A new paper, published today in leading scientific journal Nature and authored by an international team of researchers, found that "surgical face masks could prevent transmission of human coronaviruses and influenza viruses from symptomatic individuals."
The use of face masks to keep the ongoing coronavirus pandemic in check has been extremely controversial among public health researchers. At first, particularly in the US, officials were slow to recommend them, advising the public to keep existing stocks of surgical masks and N95 respirators available for healthcare workers.
Now, though, the US Centers for Disease Control (CDC) is expected to soon advise all Americans to wear cloth masks in public.
But there's no clear message coming from the White House. Trump officials still seemed hesitant as recently as a Thursday evening briefing.
The new paper, however makes a compelling argument supporting the CDC's thinking.
The question hinges on how coronaviruses and influenza viruses actually spread.
Common cold symptoms from respiratory virus infections, caused by coronavirus and influenza viruses, lead to human to human spread through a variety of pathways: direct or indirect contact, respiratory droplets, and finer particles called aerosols.
The Nature study largely focused on spread through droplets and aerosolized particles to test for the efficacy of surgical face masks.
The researchers argue that little is actually known about the effectiveness of surgical masks since "most of the existing evidence on the filtering efficacy of face masks and respirators comes from in vitro experiments with nonbiological particles" and that "most research has focused on influenza" — not SARS-Cov-2.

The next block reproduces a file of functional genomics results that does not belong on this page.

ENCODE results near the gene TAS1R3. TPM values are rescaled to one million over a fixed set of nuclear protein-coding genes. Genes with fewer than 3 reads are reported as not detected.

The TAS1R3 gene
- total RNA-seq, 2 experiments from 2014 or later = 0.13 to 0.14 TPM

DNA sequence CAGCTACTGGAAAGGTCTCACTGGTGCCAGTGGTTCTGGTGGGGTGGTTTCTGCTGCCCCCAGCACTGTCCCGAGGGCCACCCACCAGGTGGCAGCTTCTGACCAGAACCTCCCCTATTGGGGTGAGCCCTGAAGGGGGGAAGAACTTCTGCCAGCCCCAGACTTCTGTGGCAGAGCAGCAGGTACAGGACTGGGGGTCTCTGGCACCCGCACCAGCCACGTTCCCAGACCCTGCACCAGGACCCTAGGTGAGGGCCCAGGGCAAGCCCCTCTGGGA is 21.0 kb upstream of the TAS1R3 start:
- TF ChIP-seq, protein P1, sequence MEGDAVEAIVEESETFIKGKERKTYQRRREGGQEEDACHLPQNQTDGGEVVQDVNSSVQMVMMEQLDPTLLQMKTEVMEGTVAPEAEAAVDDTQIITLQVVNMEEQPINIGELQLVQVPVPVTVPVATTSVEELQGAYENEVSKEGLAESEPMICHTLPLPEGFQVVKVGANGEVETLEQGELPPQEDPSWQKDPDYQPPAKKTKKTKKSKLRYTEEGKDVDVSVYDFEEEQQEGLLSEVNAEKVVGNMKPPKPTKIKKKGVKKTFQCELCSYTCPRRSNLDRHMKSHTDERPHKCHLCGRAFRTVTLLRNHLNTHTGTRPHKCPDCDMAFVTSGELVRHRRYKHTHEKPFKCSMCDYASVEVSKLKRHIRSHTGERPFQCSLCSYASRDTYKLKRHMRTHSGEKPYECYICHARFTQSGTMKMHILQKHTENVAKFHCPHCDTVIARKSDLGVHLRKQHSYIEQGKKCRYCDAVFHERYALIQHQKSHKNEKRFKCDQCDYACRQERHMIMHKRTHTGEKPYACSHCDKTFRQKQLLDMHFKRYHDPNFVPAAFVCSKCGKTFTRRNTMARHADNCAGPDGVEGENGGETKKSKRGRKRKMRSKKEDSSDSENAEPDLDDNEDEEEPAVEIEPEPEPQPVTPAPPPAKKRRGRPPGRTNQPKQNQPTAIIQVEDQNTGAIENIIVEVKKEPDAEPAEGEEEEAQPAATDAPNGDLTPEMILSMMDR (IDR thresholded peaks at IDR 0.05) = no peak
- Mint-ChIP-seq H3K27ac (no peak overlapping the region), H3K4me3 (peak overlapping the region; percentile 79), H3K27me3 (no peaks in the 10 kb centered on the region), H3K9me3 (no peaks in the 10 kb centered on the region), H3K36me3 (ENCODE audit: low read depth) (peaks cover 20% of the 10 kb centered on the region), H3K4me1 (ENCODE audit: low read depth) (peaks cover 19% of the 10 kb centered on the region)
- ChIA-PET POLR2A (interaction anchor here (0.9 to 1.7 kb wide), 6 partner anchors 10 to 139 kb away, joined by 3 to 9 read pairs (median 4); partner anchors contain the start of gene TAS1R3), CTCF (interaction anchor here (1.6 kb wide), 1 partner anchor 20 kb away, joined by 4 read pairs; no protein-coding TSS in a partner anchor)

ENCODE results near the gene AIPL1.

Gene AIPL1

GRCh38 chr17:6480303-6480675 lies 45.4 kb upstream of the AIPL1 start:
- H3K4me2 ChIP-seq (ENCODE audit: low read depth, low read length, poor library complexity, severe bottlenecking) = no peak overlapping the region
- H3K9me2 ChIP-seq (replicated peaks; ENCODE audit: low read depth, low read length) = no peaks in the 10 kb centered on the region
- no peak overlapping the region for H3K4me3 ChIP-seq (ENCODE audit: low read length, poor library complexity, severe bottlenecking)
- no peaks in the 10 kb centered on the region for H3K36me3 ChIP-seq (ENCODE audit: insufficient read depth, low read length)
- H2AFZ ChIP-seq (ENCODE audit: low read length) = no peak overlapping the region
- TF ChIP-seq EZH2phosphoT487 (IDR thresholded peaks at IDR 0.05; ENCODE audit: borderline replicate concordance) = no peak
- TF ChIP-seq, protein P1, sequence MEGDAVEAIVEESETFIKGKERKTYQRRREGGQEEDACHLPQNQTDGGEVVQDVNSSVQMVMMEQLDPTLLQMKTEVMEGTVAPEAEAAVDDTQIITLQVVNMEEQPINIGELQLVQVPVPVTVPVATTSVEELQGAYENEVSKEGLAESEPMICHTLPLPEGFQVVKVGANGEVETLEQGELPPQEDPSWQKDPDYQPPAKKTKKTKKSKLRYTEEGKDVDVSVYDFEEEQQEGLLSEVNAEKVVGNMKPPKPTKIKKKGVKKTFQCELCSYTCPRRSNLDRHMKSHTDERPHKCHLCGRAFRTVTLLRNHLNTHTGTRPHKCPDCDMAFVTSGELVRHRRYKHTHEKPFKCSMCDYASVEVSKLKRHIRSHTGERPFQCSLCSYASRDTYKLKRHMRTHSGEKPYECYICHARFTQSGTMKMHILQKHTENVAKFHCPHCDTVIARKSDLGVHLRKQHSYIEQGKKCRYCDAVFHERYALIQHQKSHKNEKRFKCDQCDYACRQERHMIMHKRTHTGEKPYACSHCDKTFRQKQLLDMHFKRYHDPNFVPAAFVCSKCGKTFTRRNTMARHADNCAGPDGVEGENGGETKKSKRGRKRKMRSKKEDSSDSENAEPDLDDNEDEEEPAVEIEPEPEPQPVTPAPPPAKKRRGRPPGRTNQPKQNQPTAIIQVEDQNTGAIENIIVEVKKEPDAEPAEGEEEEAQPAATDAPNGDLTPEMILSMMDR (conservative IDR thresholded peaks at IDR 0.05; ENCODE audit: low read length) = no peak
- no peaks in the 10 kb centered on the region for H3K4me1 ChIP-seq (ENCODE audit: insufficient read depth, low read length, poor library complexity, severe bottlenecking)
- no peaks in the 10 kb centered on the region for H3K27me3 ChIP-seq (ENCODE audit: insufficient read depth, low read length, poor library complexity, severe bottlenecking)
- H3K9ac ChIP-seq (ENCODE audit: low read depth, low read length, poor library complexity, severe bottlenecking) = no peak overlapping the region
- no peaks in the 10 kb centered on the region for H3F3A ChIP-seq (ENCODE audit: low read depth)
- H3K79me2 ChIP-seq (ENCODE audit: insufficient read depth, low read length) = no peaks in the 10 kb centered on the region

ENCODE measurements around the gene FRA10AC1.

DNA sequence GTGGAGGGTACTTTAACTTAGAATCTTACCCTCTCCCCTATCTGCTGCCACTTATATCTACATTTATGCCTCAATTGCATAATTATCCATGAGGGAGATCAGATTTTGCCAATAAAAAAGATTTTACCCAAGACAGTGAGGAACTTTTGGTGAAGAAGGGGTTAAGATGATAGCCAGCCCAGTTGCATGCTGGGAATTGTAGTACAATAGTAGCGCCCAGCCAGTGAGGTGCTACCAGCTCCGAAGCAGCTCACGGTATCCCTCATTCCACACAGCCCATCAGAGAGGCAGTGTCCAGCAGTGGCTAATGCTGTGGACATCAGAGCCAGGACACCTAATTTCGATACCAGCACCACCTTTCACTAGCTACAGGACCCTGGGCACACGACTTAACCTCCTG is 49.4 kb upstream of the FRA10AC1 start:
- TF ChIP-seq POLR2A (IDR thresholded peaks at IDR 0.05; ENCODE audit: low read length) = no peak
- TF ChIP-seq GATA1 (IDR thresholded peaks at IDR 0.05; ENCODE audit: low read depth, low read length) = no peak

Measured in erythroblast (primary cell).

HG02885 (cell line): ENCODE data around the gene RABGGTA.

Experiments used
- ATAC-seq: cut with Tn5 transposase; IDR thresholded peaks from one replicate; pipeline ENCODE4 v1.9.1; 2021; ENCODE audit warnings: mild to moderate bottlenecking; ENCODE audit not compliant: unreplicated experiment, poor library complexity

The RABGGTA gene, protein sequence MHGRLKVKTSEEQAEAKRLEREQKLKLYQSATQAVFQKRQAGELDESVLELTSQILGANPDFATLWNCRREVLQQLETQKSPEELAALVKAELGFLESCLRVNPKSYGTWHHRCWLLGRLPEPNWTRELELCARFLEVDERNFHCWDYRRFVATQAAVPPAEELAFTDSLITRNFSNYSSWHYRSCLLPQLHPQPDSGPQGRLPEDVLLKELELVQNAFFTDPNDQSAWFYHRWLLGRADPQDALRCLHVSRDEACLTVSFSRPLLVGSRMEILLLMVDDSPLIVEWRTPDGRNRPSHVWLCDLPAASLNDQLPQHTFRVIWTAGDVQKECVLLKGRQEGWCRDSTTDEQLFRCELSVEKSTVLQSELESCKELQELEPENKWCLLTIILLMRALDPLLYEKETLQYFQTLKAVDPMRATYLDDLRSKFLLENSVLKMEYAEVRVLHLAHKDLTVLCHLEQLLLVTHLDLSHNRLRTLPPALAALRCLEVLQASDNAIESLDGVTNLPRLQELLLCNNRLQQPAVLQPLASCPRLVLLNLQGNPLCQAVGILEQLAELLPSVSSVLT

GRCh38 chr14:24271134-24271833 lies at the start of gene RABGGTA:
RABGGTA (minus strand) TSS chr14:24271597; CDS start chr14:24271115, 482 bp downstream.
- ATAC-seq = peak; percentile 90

So how can we generalize what we already know to the current COVID-19 pandemic?
In a trial using a breath-capturing device called the "Gesundheit II machine," they found that the coronavirus was detected in 30 and 40 percent of droplets and aerosols expelled by people not wearing a mask. Strikingly, though, the coronavirus was not detected at all from participants wearing face masks, neither through droplets or aerosols.
The results, while striking, should still be taken with a grain of salt.
"In normal times we'd say that if it wasn't shown statistically significant or the effective in real-world studies, we don't recommend [wearing masks]," Don Milton, senior author of the Nature study and professor of applied environmental health at the University of Maryland, told Science Daily.
"But in the middle of a pandemic, we're desperate," Milton added. "The thinking is that even if it cuts down transmission a little bit, it's worth trying."
At the same time, supplies of masks are dwindling. Healthcare workers across the Western world are having to adapt, choosing to wear DIY cloth masks fabricated by a "sewing army," reminiscent of World War II ammunitions manufacturing.
An impending recommendation by the CDC to wear surgical masks could end up highlighting the current issues plaguing the global supply and demand of masks — a war that is only getting started.
The Trump administration reportedly asked medical supply firm 3M to stop selling N95 respirators to Canada — likely a desperate move to keep masks in the country. The US also allegedly hijacked an entire plane shipment of masks that was initially destined for France.
Getting an effective mask into the hands of every American will likely take time. For the time being — and considering the latest research available to us — it's perhaps best to cover up when outdoors, whether that's a scarf, a cloth mask, or a fully fledged N95-certified respirator.
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READ MORE: Respiratory virus shedding in exhaled breath and efficacy of face masks [Nature]
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